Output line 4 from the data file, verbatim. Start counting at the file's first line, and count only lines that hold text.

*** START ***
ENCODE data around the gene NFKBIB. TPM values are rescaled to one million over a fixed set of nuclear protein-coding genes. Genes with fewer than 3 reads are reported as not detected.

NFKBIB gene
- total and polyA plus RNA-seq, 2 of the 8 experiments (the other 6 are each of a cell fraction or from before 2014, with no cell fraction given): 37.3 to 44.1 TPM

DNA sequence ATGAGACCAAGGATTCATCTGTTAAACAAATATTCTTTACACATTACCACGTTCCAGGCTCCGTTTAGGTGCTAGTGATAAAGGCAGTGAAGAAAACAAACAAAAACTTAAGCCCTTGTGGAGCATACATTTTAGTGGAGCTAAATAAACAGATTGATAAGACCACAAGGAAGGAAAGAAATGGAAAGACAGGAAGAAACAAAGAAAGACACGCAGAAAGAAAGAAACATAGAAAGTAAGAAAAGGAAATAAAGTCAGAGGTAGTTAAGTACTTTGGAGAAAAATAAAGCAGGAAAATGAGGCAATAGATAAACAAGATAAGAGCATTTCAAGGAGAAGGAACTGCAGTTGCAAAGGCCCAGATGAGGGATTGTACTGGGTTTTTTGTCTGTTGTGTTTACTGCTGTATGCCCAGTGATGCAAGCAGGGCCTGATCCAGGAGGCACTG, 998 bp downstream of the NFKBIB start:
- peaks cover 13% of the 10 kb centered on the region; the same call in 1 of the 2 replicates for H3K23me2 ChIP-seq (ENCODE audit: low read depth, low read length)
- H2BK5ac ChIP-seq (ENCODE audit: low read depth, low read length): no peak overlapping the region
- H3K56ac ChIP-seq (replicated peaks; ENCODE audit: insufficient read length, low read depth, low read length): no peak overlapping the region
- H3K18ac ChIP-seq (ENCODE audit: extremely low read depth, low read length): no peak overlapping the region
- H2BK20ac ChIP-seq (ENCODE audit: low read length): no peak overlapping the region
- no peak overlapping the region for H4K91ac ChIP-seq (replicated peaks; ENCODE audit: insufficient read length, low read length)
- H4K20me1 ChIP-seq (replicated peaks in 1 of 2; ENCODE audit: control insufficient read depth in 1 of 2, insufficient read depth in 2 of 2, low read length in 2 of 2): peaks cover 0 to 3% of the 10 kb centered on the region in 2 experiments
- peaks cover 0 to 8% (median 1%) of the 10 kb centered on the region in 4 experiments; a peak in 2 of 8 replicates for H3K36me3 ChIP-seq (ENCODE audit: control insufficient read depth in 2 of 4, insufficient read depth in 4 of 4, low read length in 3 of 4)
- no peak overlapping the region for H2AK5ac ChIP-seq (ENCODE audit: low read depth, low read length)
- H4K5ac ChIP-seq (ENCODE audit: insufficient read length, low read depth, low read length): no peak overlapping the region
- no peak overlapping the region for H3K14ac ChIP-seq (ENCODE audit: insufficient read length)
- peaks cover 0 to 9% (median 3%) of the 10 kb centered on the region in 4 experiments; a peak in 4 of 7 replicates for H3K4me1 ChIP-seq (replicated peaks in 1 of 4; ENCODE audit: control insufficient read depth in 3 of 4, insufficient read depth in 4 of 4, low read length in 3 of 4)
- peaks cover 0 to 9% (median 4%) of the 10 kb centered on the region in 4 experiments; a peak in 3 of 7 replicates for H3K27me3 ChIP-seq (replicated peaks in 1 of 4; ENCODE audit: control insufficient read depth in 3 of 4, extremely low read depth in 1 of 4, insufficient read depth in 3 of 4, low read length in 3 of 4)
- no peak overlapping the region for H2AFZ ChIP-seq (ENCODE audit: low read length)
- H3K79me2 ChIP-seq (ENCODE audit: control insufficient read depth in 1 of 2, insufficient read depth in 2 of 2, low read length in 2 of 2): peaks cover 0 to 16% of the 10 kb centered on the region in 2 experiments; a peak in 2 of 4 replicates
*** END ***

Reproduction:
DNA sequence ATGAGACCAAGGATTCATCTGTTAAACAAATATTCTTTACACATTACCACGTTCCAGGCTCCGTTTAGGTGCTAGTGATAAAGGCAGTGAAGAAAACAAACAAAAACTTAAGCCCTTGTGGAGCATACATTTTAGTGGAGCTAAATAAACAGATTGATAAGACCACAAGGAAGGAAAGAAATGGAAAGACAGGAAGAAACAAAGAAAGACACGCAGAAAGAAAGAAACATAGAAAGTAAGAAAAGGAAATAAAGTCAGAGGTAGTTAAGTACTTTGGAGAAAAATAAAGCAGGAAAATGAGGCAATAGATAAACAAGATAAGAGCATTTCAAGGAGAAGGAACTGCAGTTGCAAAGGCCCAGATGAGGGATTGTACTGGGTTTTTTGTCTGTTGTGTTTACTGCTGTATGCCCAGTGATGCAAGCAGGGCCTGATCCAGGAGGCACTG, 998 bp downstream of the NFKBIB start: